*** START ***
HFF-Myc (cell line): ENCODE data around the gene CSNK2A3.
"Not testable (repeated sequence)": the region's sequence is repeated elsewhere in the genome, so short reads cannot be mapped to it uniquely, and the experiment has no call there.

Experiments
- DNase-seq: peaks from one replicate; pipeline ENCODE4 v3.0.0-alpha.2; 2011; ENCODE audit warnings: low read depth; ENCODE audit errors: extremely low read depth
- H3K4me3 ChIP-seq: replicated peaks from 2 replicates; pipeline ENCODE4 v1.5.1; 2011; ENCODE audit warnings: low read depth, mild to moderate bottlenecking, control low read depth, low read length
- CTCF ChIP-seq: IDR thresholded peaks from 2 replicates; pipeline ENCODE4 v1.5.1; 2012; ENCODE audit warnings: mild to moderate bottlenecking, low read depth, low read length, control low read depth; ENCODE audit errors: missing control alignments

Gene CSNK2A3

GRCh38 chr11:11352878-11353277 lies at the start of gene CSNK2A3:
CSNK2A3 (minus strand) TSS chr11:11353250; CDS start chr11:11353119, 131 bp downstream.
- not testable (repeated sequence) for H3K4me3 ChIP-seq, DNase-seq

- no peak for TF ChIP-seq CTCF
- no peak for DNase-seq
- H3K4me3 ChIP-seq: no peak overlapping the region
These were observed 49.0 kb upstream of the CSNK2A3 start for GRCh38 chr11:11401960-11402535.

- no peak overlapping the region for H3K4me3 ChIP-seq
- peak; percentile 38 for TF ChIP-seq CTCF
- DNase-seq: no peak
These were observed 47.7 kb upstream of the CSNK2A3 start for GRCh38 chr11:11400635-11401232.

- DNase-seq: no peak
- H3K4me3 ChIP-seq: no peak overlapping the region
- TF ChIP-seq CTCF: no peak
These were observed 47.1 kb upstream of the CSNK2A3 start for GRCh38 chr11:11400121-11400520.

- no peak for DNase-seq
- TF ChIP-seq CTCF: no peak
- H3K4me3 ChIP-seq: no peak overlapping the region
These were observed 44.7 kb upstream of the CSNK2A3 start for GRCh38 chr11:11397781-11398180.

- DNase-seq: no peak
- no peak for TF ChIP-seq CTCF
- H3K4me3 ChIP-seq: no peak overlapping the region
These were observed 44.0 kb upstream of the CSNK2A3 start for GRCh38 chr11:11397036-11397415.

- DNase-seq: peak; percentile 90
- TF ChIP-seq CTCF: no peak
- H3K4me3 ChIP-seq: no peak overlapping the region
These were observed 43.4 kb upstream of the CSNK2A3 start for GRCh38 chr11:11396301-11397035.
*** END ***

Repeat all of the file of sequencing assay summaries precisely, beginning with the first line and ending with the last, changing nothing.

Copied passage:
HFF-Myc (cell line): ENCODE data around the gene CSNK2A3.
"Not testable (repeated sequence)": the region's sequence is repeated elsewhere in the genome, so short reads cannot be mapped to it uniquely, and the experiment has no call there.

Experiments
- DNase-seq: peaks from one replicate; pipeline ENCODE4 v3.0.0-alpha.2; 2011; ENCODE audit warnings: low read depth; ENCODE audit errors: extremely low read depth
- H3K4me3 ChIP-seq: replicated peaks from 2 replicates; pipeline ENCODE4 v1.5.1; 2011; ENCODE audit warnings: low read depth, mild to moderate bottlenecking, control low read depth, low read length
- CTCF ChIP-seq: IDR thresholded peaks from 2 replicates; pipeline ENCODE4 v1.5.1; 2012; ENCODE audit warnings: mild to moderate bottlenecking, low read depth, low read length, control low read depth; ENCODE audit errors: missing control alignments

Gene CSNK2A3

GRCh38 chr11:11352878-11353277 lies at the start of gene CSNK2A3:
CSNK2A3 (minus strand) TSS chr11:11353250; CDS start chr11:11353119, 131 bp downstream.
- not testable (repeated sequence) for H3K4me3 ChIP-seq, DNase-seq

- no peak for TF ChIP-seq CTCF
- no peak for DNase-seq
- H3K4me3 ChIP-seq: no peak overlapping the region
These were observed 49.0 kb upstream of the CSNK2A3 start for GRCh38 chr11:11401960-11402535.

- no peak overlapping the region for H3K4me3 ChIP-seq
- peak; percentile 38 for TF ChIP-seq CTCF
- DNase-seq: no peak
These were observed 47.7 kb upstream of the CSNK2A3 start for GRCh38 chr11:11400635-11401232.

- DNase-seq: no peak
- H3K4me3 ChIP-seq: no peak overlapping the region
- TF ChIP-seq CTCF: no peak
These were observed 47.1 kb upstream of the CSNK2A3 start for GRCh38 chr11:11400121-11400520.

- no peak for DNase-seq
- TF ChIP-seq CTCF: no peak
- H3K4me3 ChIP-seq: no peak overlapping the region
These were observed 44.7 kb upstream of the CSNK2A3 start for GRCh38 chr11:11397781-11398180.

- DNase-seq: no peak
- no peak for TF ChIP-seq CTCF
- H3K4me3 ChIP-seq: no peak overlapping the region
These were observed 44.0 kb upstream of the CSNK2A3 start for GRCh38 chr11:11397036-11397415.

- DNase-seq: peak; percentile 90
- TF ChIP-seq CTCF: no peak
- H3K4me3 ChIP-seq: no peak overlapping the region
These were observed 43.4 kb upstream of the CSNK2A3 start for GRCh38 chr11:11396301-11397035.